Some Detroiters are unhappy with the deal because the bonds are taxpayer funded with money originally intended for schools and parks. 

Council President Brenda Jones was one of two members to vote no on the bonds.

An artists' vision of Little Caesars Arena.
Olympia Entertainment

A federal judge has knocked down an initial effort to stop the Detroit Pistons from moving to a new downtown arena unless there’s a public vote on financing the project.

On Monday, U.S. District Judge Mark Goldsmith heard arguments in a federal lawsuit, filed by activists Robert Davis and D. Etta Wilcoxon. It alleges team owners and city officials didn't seek public approval before using public funds for the project, in violation of state law.

Little Caesars Arena Construction site in downtown, with a Pistons banner
Tyler Scott / Michigan Radio

A federal lawsuit seeks to block some public funding of Little Caesars Arena in Detroit and a new Detroit Pistons headquarters without a vote from city residents.

The lawsuit Thursday says Michigan law prohibits spending school property tax revenue on the projects because a tax voters approved in 2012 was to be used exclusively for Detroit's public schools.

Joe Louis Arena during its final season
Cynthia Canty / Michigan Radio

It is the end of multiple eras for sports fans in Michigan and specifically metro Detroit. Last night, the Detroit Red Wings played their final game at Joe Louis Arena, a place they have called home since 1979.

Tonight, the Detroit Pistons will play their last home game at the Palace of Auburn Hills, an arena where they've played since 1988.

For many Detroit Tigers fans, the demolition of Tiger Stadium remains a source of anger.
Michael Kumm / Flickr - http://j.mp/1SPGCl0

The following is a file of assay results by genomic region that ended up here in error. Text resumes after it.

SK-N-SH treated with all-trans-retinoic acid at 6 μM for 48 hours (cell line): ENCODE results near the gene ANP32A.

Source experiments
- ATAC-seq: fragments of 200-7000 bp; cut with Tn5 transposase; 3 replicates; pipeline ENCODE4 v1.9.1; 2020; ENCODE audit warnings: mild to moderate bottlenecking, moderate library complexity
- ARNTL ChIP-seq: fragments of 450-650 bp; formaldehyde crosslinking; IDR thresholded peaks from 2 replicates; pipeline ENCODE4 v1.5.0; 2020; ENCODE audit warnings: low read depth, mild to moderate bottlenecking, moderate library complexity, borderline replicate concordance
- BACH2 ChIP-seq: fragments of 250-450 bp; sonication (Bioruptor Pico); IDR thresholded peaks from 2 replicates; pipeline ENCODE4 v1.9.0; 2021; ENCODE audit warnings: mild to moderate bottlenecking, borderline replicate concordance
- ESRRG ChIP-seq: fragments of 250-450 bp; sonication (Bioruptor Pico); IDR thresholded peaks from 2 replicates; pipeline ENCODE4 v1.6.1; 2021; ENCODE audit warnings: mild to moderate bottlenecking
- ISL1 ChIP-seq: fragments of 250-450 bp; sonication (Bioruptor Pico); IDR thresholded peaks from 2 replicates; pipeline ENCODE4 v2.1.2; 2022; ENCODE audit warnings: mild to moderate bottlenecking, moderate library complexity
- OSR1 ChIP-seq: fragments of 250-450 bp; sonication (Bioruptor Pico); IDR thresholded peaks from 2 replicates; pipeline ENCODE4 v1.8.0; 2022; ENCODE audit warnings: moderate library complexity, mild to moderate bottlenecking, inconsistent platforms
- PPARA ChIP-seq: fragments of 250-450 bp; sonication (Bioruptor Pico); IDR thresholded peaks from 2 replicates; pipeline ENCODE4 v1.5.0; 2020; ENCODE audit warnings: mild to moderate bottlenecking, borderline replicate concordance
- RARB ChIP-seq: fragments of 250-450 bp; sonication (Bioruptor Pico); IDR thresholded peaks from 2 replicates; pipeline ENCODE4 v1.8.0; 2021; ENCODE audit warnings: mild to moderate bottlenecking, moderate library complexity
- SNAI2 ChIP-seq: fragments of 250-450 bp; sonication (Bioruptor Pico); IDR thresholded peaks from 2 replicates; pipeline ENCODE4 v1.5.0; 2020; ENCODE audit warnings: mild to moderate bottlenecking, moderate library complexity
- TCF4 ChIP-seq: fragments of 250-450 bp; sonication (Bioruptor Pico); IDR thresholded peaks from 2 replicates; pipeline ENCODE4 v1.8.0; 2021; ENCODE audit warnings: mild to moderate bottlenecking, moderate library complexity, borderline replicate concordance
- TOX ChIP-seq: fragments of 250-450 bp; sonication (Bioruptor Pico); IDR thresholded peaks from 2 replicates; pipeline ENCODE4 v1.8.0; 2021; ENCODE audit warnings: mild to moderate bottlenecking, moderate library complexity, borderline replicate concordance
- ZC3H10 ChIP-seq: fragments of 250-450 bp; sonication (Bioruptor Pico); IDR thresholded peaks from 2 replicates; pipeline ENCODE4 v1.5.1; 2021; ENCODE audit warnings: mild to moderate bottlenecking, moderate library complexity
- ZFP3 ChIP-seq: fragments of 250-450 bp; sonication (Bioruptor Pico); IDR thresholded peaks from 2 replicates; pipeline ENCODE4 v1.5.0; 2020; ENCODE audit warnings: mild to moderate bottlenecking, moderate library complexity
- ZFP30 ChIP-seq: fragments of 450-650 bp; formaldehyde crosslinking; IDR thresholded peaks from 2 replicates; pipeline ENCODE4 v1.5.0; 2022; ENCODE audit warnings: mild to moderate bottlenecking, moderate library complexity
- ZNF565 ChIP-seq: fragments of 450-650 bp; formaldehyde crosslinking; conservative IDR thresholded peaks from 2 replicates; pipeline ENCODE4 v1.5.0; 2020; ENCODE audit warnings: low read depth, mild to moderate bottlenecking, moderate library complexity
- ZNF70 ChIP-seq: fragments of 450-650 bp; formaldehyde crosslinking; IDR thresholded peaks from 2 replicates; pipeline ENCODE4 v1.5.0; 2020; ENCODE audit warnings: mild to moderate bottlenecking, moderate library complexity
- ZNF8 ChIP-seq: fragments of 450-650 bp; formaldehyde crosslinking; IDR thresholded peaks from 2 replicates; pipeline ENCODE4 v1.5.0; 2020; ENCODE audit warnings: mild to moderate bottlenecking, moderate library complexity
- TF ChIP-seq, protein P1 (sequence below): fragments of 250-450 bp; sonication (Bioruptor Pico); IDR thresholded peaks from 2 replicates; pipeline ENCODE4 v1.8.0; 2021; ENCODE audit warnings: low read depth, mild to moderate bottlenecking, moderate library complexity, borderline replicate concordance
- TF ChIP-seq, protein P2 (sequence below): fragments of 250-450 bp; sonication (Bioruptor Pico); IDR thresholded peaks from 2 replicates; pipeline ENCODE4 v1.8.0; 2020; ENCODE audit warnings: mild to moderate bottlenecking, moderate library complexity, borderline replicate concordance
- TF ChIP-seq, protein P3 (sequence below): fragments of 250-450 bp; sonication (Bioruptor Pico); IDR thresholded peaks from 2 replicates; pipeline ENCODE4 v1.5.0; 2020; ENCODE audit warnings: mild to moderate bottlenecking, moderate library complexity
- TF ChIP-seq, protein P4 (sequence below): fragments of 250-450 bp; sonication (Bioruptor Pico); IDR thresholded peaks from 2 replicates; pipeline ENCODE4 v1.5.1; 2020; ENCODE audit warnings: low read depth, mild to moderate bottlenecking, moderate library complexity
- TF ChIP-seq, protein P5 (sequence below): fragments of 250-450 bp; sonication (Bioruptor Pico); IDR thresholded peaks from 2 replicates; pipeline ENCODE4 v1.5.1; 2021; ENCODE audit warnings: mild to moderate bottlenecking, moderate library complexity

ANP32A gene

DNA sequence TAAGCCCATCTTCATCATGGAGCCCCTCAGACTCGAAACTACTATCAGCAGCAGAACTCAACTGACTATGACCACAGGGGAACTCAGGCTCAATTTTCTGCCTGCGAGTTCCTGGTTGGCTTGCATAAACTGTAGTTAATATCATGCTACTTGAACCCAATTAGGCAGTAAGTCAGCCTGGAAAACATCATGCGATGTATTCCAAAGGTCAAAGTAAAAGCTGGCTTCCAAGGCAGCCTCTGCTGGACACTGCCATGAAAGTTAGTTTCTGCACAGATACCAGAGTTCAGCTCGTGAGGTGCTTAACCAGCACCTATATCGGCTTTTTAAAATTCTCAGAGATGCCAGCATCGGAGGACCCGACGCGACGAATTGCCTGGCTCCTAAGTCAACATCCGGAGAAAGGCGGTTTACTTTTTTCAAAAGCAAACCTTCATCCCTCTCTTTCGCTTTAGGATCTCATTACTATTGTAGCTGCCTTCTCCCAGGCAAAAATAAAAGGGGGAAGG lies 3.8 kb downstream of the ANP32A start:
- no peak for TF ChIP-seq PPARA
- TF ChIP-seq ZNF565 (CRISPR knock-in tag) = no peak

Mike Ilitch certainly left his mark on downtown Detroit, beginning with the major renovation of the Fox Theatre in 1988 and continuing to this day with the ongoing construction of Little Caesars Arena for the Red Wings and the Pistons.

There are those who found a lot to criticize in the way the Ilitch family acquired downtown property, maintained that property, and financed its arenas.

Michigan Radio's senior news analyst Jack Lessenberry joined Stateside to talk about Ilitch's legacy when it comes to the business side of his life and what he did for the city of Detroit.

tyler scott / Michigan Radio

DETROIT (AP) - The return of professional basketball to downtown Detroit adds another piece to the city's fast-paced economic rebound two years out of bankruptcy, but some say all neighborhoods have to share in the turnaround.

The Pistons are expected to start next season at Little Caesars Arena, which is the centerpiece of a coming 50-block entertainment district in a part of downtown that's already nearly at capacity with new residents and new businesses.

Jack Lessenberry
Michigan Radio

The Detroit Pistons are coming back to ... well, Detroit.

This Week in Michigan Politics, Morning Edition host Doug Tribou and senior news analyst Jack Lessenberry talk about who stands to win and who stands to lose after the Pistons leave the Palace of Auburn Hills for the new Little Caesar's Arena in downtown Detroit.

They also discuss the State's argument that literacy is not a constitutional right when it comes to a lawsuit filed on behalf of Detroit school children, and the future of Detroit's two major newspapers.


Seated left  to right, Detroit Mayor Mike Dugan, Illitch Holdings CEO Chris Illitch, Pistons owner Tom Gores, NBA commissioner Adam Silver
Tyler Scott

Detroit’s professional basketball team, The Pistons, is saying goodbye to its stadium at The Palace of Auburn Hills and relocating to downtown Detroit.

 

Little Caesars Arena is still under construction in downtown Detroit. Beginning in the Fall of 2017, the new stadium will host both the Red Wings, Detroit’s national hockey team, and now the Pistons.

 

With the Pistons relocating to a shared space downtown, Mayor Mike Duggan says Detroit will be the only city with four major sports teams in the downtown district.

 

Little Caesars Arena under construction in June 2016.
Rick Briggs / Flickr - http://j.mp/1SPGCl0

Detroit officials say an estimated half-million dollars in fines have been levied on contractors working on the new Red Wings arena because the companies haven't hired enough Detroit residents.

Little Caesars Arena's developer, Olympia Development of Michigan, is required to ensure at least 51% of the workers live in Detroit.